There are times when prices in the market go up and down quickly (high volatility), while during other times they seem to move slowly or not to move at all (low volatility). The quick and slow movement of prices in the market is caused by volatility.

What is volatility?

Volatility (in Forex trading) refers to the impact unpredictable changes in a currency exchange rate over time of a certain currency pair is likely to bring to the currency market. It reflects the degree of risk faced by someone with exposure to that currency pair.

With high volatility, the price of a currency pair fluctuates rapidly in a short time. This can be identified by large price candlesticks or long pin bars in the market.

On the other hand, If the price of a security fluctuates slowly for a longer time, it is referred to have low volatility. A currency pair that is more volatile increases or decreases in value more than one that is less volatile. In periods of high volatility, spreads are likely to increase, traders are likely to face slippages and at times price tends to gap.

Why is currency volatility important to a trader?

Volatility measures the level of risk a trader is likely to face in the market.

A market with no or slow volatility has never been attractive to a trader. It is not easy to profit from a slow-moving market especially for the day traders since they realize their profits and close their trades at the end of the day.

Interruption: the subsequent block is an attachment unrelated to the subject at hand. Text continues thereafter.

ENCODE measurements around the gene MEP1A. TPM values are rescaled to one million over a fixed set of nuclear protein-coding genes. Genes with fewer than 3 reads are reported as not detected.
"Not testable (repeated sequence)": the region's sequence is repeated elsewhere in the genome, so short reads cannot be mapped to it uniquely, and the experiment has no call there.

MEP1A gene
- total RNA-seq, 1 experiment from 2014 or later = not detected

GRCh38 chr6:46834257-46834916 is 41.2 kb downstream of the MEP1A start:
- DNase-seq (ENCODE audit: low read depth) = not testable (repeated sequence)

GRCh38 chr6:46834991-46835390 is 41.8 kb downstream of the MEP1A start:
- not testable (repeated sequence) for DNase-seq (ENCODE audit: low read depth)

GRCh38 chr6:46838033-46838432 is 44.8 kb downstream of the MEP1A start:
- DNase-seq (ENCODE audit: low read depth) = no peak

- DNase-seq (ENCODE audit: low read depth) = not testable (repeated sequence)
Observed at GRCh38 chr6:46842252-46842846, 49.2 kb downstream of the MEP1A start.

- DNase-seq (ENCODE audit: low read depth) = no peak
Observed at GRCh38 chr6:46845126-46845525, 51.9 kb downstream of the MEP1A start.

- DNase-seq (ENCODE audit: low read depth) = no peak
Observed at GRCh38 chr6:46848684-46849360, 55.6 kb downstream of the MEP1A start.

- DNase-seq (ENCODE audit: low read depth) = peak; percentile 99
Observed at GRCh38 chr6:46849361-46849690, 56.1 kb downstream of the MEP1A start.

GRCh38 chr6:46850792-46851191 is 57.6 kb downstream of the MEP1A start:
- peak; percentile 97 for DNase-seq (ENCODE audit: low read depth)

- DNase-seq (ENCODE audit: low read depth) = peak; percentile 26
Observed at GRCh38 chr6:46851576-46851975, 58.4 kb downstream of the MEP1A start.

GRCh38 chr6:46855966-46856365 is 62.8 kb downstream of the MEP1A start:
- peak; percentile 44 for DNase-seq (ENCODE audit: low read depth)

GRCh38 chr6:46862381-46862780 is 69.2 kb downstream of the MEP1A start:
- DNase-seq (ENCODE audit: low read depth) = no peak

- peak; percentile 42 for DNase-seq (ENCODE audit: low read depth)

It is the higher volatility that usually makes Forex trading more attractive to the market players.

Risk Involved

Volatility helps you to know the risk involved in trading a particular currency pair. This gives you a clear picture on how to choose an appropriate size for your trading position basing on how much risk you can tolerate.

It is appropriate to always use a small size when trading high volatile currency pairs and large size when trading less volatile pairs.

Since volatility describes how much a price is likely to move over a certain period of time, by doing this you are able to reduce the impact of volatility on your trades.

Short-term trader and Position trader

Understanding currency volatility also helps you to choose the market that matches your trading style.

For instance, you wouldn’t be a day trader and you choose to trade in a slow-moving market (less volatile market). Or a position trader and choose to trade in a high volatile market.

Your trades are likely to close-out pre-maturely or may not have enough capital to hold on a trade for long. Highly volatile pairs have large spreads so once a trade goes against your direction you lose a lot.

For short term traders (day traders), it is appropriate to choose high volatile pairs to trade. Larger price movements bring more and quick potential profit. As you close out one trade, you take on another opportunity. Just in a single day, you are able to achieve your targets and realize profits on different trades.

It is a habit to most traders that they prefer to trade in most volatile market due to the fact that the markets are attractive and yield profits quickly. The fact is, it is all true. Once you take a position and with just one candlestick your target profit is hit, that is every traders dream. However, this has also got its negative side.

We tend not to see the other side of this coin: Higher volatile market conditions are very hard to predict. if you get on the wrong side of the market, the potential loss can be higher due to the large price movement. As a result of large price fluctuations, reversals can be more aggressive.

Examples of most volatile currency pairs.

Currency pairs with high volatility tend to increase or decrease faster in value. They form very large candles or pin bar within a shortest time possible. These currency pairs are highly profitable but very risky to trade. Some of the examples include; GBP/JPY, GBP/AUD, GBP/CAD, EUR/NZD and GOLD.